The

The search for a reference point around which everything else revolves begins where the side will appear to rise straight out of the base of the plane, when finished.

At some point that evening I realized, however, that the work I’d done was but a prelude to something else – something more useful even than a nicely polished, perfectly flat, perfectly square bed on which to rest the iron that will go into this plane. What I’d really accomplished was to lay the groundwork for a solution to a problem I’d been trying to solve for some time. My friend Will Richter of Oakland, who is both master craftsman and good guy, had crystallized in an e-mail last week:

“My take is that a plane is a something that needs a number of things to be contributing simultaneously, which are relatively unrelated to one another, each of which has a threshold below which the plane won’t work, perfection of any one of which may or may not make it work better until one or more of the other factors is also more nearly optimized.”

Put another way, a nicely polished, perfectly beveled mouth is one thing, and a tote perfectly fitted at the mouth and everywhere else is another, and it ain’t easy to pull off that little trick because it means joining form and function together at exactly the right point.

I’d spent some sleepless hours lately thinking that I needed to stage everything I do in making a tote around a reference point, and in shaping that nicely polished mouth I’d come to see that the mouth itself wouldn’t serve to anchor the reference point I had in mind – the point at which the side of the plane rises vertically out of the sole toward the rear end of the plane. The design of my plane requires that the shoulders of the tote 1) rise up from the bed of the plane at the same point as the steel side, matching the vertical rise of the side – about 1/8 inch – and then 2) coincide with the climb of the short curve just in front of that point.

I had sensed that I might get those things done if I had total control of the work involved in shaping the bevel of the frog and base – the point at which mouth and infill meet at the business end of the plane. Why? Because if I knew everything about the location of the mouth, then I would know everything about the frog, including the precise location of the rear side of the frog in relation to my point of reference.

In plain English, if I knew where the back side of the frog was, I also knew where my reference point was, and I could use the knowledge to rout the shoulders of the plane with precision.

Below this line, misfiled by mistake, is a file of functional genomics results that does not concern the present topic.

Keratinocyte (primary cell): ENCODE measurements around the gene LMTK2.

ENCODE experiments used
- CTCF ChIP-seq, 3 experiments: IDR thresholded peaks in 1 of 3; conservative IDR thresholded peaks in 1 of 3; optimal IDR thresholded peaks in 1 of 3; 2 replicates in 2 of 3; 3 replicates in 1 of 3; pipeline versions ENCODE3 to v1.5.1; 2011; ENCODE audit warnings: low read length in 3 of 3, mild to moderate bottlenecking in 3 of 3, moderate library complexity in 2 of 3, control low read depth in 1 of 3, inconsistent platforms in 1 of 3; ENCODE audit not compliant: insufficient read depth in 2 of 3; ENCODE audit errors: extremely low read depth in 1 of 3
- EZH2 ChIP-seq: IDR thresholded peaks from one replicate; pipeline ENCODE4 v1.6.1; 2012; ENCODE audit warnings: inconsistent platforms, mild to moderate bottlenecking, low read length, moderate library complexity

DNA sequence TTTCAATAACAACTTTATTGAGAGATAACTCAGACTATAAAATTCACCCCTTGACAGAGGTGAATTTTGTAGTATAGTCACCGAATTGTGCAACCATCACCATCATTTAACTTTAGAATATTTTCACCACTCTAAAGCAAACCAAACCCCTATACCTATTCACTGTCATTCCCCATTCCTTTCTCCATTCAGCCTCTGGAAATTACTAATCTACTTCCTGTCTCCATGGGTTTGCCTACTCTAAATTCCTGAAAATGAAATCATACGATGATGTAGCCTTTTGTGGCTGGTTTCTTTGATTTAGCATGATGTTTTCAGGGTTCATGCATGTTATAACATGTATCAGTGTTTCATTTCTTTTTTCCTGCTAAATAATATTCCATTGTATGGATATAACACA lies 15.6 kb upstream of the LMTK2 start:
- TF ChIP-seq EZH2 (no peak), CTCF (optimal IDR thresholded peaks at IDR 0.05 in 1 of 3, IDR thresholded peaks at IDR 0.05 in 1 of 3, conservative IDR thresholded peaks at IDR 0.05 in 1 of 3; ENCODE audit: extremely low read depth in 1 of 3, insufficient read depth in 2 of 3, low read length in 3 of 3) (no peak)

I rout those shoulders using wooden templates of the steel sides of the plane, and getting the mouth right is key to making the templates. It’s complicated, but if I give final shape to frog and mouth before I do anything else and then cut the templates to fit up exactly against the rear of the frog, I get templates that will exactly locate my crucial reference point, and thus everything else, on the billet out of which I will create the tote.

As my friend Will put it, lots of seemingly unrelated things have to work together in a plane, and Job One in getting them to do so is to find a starting point for every series of steps you must take in making a handplane. Once found, if you nail that point, you set yourself on a path at the end of which you might just know enough to build the perfect plane – the eidos of the handplane, as Socrates would put it, the thing that beguiles the mind’s eye.

 

Refining the bevel of the frog and base

Refining the bevel of the frog and base

 

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Fred West: In Memoriam

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January 2014

Fred West –- furniture maker, tool collector, tireless supporter of those
who spend their happiest hours knee-deep in sawdust –- died last weekend
after a short and apparently brutal battle with cancer. Let us celebrate
this man’s life.

I took several of my infill planes to the Woodworking in America show in
Cincinnati last fall having never heard of Fred West, and I flew back home
to California with a single commission in hand, from Fred. I’’d seen him
talking with Konrad Sauer and Raney Nelson, and after someone told me who
he was, I introduced myself, asking him to look at my work.

He spent maybe 20 minutes doing so and then, without further ado, asked me
to make him a plane. Take your time, he said. There are things I like
about your planes and things I don’’t. Make me a good plane.

At that point I’d been making infill planes for less than two years; in
fact, I made my first two years ago this month, and like Fred himself,
there were things about the planes I’’d made in recent months that I didn’’t
like.

Surely, I said to myself, I ought not to send Fred West the same plane I’’d
been making, with improvements at the margin. What I ought to do was to
backtrack through the steps I follow in making a plane to find those spots
that gave rise to the things I didn’’t like and then find ways limit their
impact and maybe, if I were really diligent, get rid of them altogether.

Now, I had no more idea than Fred did that time was running out for him,
but I knew I ran some risk in any such effort. It might take a while to
re-think my work, and Fred might grow impatient. Worse, I might end up